With these subject areas as topics, I needed to make sure I was ironclad organizationally. While creating the handout, it actually forced me to finalize a lot of loose ends in the club structure and at the completion and printing of the handouts, I felt more than ready to go. A couple of areas I knew would be of most concern for parents were: how much is this going to cost, how many teams will you have, and who will coach them? Using the Munciana brain-trust as advisors regarding cost structure and pricing was incredibly valuable for me. I knew how much Lexington parents had paid for club volleyball in the past, so I certainly did not want to set a price that would be met with scorn or the appearance of price-gouging. After much haggling, we came to a fee structure that we felt was adequate for us to meet our expenses, and hopefully was fair and affordable for our parents. Our fees were also set much lower than other elite clubs in Kentucky and the near Midwest.
As far as the coaching staff, the best part of being able to unite the club situation in Lexington is that it allowed me to have access to all the best coaches, and being able to present that fact to the parents was very reassuring. The other fact about the coaches was that I would be coaching the coaches: mentoring the younger ones, and designing a training system and fundamental teaching style that would be consistently coached throughout the club and with each individual team. Coaching accountability would be a huge part of what our club was about. I went to the printing company and had 300 copies of my handout made and at the time, thought that would be way too many, but decided it would be good to have extra copies on-hand.
The night of the first meeting arrived and at about 7:45 pm, approximately 40 people were seated and I was getting a bit nervous that our turnout would be a lot less than what I had envisioned. That quickly changed as a late arriving crowd pushed the total number of potential players to over 170. I had all the parents sign in and we began the meeting. In my time as a head collegiate coach I had been in front of big crowds before and done numerous presentations at clinics and camps, so I felt very comfortable, enthusiastic and engaged with my parent crowd.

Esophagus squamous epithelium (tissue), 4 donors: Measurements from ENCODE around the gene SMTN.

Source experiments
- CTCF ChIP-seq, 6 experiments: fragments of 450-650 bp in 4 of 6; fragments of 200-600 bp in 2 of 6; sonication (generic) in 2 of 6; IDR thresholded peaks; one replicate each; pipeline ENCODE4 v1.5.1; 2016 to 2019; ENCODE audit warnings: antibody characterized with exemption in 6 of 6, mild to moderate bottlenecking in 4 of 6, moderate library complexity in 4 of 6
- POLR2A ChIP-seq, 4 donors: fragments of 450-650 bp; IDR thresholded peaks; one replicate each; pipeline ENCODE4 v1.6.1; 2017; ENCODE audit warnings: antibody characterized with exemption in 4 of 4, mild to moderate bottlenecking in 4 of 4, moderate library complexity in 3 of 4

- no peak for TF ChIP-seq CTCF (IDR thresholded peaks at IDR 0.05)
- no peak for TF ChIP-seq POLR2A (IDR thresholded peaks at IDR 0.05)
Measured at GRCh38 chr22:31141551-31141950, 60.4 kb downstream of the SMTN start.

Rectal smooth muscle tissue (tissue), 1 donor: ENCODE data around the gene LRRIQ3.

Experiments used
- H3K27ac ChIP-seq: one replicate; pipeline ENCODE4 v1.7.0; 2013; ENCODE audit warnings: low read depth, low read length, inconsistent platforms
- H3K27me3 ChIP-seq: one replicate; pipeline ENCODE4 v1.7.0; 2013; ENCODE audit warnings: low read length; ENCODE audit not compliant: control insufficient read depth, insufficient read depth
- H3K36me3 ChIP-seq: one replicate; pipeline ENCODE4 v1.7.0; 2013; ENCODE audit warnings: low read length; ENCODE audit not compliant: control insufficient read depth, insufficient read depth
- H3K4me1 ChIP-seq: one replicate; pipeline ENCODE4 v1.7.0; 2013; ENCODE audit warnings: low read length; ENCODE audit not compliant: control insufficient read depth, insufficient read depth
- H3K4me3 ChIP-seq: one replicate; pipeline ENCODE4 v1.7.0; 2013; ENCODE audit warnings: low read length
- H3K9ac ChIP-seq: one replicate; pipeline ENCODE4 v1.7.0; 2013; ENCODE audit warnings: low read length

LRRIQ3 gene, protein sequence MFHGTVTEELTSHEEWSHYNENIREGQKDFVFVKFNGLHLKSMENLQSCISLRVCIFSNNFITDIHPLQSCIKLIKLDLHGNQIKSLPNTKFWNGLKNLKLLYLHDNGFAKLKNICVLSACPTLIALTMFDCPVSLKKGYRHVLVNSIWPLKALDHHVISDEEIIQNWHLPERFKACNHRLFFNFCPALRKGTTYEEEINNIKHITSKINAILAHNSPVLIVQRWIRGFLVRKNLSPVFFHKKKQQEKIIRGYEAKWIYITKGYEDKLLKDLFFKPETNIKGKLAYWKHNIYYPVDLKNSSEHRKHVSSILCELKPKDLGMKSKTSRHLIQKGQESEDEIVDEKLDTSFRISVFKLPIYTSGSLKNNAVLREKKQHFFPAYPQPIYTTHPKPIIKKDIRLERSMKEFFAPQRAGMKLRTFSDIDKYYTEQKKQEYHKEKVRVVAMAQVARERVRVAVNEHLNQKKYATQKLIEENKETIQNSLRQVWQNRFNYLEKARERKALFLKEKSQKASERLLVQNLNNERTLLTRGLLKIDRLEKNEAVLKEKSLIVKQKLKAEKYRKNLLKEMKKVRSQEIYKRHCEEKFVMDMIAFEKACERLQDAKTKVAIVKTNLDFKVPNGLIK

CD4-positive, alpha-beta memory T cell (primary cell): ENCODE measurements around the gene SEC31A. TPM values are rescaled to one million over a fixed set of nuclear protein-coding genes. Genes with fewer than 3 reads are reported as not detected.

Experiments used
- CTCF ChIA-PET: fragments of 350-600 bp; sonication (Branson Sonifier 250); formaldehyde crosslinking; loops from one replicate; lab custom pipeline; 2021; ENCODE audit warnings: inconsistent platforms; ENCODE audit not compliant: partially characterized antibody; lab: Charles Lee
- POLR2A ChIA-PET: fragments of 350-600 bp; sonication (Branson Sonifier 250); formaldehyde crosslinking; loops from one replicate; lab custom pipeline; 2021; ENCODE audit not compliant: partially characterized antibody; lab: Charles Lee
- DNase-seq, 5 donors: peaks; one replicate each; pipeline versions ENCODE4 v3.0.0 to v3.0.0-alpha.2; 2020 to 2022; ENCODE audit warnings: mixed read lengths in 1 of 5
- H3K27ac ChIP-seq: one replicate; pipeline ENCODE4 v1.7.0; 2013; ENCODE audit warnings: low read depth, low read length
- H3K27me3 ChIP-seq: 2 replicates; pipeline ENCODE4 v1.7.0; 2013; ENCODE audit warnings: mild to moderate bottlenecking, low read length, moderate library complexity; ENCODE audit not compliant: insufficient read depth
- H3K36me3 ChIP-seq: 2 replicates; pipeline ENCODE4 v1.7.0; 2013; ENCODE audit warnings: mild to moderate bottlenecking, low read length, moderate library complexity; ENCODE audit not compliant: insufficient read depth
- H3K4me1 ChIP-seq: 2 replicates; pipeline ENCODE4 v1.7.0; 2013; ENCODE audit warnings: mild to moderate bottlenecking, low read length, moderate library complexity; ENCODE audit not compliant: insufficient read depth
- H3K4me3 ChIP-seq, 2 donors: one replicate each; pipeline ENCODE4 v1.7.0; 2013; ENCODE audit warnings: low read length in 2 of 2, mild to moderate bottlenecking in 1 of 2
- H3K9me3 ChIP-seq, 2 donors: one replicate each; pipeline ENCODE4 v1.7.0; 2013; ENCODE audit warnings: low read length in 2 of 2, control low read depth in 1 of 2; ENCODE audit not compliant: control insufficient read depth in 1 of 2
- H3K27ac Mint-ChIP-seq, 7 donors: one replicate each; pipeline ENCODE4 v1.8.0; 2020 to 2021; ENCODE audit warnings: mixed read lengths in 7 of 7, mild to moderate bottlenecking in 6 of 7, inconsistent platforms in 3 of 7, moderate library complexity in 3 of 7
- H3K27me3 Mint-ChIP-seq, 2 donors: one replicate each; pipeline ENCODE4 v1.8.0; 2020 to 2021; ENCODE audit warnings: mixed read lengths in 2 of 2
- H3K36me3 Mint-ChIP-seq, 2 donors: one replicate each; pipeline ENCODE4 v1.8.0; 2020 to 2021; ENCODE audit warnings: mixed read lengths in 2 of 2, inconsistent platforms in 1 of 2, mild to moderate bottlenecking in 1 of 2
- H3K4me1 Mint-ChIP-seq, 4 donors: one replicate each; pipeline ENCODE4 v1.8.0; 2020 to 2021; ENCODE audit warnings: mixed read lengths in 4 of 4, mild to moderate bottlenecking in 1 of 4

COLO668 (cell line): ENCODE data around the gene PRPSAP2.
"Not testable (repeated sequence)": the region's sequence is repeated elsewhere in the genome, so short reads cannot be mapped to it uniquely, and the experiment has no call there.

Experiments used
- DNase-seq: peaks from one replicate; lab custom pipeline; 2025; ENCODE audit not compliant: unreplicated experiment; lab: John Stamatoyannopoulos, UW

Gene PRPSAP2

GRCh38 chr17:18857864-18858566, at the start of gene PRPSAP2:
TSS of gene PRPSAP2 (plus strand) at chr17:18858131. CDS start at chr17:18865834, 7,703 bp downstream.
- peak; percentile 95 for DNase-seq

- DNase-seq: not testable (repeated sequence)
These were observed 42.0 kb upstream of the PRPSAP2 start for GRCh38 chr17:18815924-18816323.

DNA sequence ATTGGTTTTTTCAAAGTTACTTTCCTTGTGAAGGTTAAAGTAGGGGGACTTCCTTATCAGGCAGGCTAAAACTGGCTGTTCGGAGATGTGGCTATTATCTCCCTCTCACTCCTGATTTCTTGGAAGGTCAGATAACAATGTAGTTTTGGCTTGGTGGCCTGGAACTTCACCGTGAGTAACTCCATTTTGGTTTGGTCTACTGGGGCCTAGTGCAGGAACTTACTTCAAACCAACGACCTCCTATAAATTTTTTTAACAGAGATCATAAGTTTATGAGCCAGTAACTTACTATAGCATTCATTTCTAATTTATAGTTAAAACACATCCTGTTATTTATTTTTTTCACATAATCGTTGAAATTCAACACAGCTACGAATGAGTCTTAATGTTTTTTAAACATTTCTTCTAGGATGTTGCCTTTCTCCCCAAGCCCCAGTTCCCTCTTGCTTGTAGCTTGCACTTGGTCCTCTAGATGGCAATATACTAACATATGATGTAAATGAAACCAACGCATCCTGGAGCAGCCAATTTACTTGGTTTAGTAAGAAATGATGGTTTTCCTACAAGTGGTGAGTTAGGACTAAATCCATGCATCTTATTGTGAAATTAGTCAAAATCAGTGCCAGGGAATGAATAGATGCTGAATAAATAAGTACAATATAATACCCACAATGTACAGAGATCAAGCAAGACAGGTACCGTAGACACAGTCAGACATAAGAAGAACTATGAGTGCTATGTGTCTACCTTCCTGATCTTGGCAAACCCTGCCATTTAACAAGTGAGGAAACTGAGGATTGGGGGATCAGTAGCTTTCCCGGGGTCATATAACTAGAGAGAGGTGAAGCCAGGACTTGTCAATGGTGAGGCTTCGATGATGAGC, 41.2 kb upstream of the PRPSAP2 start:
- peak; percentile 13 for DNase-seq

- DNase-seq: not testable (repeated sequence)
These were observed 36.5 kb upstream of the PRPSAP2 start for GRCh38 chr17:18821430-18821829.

As I reached the time to talk pricing, I tried to notice any squirming, bad facial expressions and/or negative body language that would lead me to believe we had missed our mark. To my great relief, however, I didn't see any of those things and as the presentation continued I felt more and more positive energy in the room. Following the handout material, I offered time for any questions and I spent the next 45 minutes answering what I thought, were excellent questions regarding everything from tryout logistics to fundraising options.
At the conclusion of the Q & A session, I ended the meeting and spent another hour meeting individually with parents who had additional, more specific questions. I left the facility feeling great about the turnout, the positive energy, the questions and response from parents. The middle school meeting that Thursday brought in about 130 more people, and so to my huge surprise, I actually ran out of my 300 copies of handouts. It was a great problem to have and made me even more excited about the potential for long-term club volleyball in Central Kentucky. The parent meetings had been a success, the specific information about the club was out in the open and the word of mouth was excited and positive and I felt great about the direction Lexington United was headed.